Objective—To determine the prevalence of selected virulence genes and the antimicrobial susceptibility of multidrug-resistant (MDR) Escherichia coli isolated from diarrheic neonatal calves.
Sample—97 E coli isolates from diarrheic neonatal calves.
Procedures—E coli isolates were tested via PCR assay for 6 virulence genes and susceptibility to 17 drugs belonging to 9 classes. A 2-sample test of proportions was used to make comparisons between proportions of virulent and avirulent MDR isolates.
Results—23 of 97 (23.7%) isolates were virulent, and 74 (76.3%) were avirulent. Of the 23 virulent isolates, 15 (65.2%) were positive for K99, 14 (60.9%) for F41, 12 (52.2%) for STa, 9 (39.1%) for Stx1, 6 (26.1%) for intimin, and 0 (0%) for Stx2. Twenty of 23 (87.0%) virulent isolates expressed ≥ 2 virulence genes, and 3 of 23 (13.0%) were positive for 1 virulence factor. Eight of 23 (34.8%) virulent isolates expressed STa, K99, and F41, whereas 1 of 23 (4.4%) was positive for STa, F41, intimin, and Stx1. The second most frequent gene pattern was Stx1 and intimin. Twenty of 23 (87.0%) virulent isolates were MDR; the highest prevalence of resistance was recorded for the macrolide-lincosides, followed by the tetracyclines and penicillins. Also, 17 of 23 (74.0%) virulent isolates were resistant to sulfadimethoxine, and 10 of 23 (43.5%) were resistant to trimethoprim-sulfamethoxazole. Additionally, 60 of 74 (81.0%) avirulent isolates were MDR.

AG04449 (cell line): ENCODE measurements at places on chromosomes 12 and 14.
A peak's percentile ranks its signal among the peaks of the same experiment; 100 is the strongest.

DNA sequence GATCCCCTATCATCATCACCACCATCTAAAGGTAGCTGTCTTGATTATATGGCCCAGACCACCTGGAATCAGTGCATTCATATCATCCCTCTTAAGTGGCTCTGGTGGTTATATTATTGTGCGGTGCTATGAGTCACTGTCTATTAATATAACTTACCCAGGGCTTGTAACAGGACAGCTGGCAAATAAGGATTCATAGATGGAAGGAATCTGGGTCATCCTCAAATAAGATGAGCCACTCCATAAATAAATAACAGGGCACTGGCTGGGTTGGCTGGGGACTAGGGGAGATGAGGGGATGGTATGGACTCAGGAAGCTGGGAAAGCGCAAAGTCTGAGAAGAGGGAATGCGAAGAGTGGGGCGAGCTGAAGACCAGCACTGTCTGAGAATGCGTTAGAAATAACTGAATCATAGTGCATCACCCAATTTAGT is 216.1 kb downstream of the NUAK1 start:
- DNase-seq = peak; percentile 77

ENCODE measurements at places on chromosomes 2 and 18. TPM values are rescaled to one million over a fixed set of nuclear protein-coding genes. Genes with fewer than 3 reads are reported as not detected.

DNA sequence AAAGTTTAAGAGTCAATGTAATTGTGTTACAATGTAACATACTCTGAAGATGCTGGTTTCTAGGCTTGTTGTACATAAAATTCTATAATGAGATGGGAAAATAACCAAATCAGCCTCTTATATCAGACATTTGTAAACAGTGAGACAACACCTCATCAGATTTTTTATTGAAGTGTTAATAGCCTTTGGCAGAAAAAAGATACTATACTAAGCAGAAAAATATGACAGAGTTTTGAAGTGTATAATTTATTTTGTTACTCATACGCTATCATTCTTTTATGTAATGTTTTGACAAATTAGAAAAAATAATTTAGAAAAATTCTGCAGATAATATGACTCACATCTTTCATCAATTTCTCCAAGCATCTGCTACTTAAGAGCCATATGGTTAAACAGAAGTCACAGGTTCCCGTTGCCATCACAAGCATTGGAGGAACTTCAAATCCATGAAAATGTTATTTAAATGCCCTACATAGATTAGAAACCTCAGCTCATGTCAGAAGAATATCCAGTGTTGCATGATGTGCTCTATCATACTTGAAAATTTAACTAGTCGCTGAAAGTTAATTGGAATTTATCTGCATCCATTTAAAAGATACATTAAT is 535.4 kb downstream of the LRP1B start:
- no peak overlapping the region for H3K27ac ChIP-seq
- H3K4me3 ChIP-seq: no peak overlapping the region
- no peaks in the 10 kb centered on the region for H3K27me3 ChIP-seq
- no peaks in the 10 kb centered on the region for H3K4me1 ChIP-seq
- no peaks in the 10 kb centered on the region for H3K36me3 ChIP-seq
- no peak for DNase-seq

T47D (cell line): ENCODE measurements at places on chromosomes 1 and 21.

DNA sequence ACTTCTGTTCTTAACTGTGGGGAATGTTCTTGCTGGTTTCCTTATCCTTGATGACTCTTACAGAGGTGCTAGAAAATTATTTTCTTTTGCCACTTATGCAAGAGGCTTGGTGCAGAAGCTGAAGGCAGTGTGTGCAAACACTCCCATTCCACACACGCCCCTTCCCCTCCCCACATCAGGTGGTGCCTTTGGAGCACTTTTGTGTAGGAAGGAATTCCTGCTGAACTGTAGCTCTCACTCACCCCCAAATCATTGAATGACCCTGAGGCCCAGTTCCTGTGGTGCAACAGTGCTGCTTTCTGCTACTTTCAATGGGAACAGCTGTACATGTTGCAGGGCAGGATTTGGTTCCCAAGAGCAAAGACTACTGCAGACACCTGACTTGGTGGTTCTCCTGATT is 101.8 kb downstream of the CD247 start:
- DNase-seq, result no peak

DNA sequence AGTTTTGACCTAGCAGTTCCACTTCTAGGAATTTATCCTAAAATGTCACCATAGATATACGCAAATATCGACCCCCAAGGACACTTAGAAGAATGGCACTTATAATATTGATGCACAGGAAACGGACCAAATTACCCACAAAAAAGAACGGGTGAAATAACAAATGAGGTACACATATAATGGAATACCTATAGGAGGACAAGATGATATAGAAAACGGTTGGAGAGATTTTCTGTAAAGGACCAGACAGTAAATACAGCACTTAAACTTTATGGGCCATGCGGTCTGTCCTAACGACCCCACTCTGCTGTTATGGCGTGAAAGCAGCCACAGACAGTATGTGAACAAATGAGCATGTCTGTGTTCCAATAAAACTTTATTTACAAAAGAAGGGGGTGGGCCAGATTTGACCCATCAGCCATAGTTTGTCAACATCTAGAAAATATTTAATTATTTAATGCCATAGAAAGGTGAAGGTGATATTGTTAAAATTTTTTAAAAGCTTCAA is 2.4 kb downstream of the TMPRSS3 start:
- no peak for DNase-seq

Conclusions and Clinical Relevance—The prevalence of multidrug resistance was comparable for virulent and avirulent E coli isolated from diarrheic neonatal calves. Cephalosporins and aminoglycosides had reasonable susceptibility.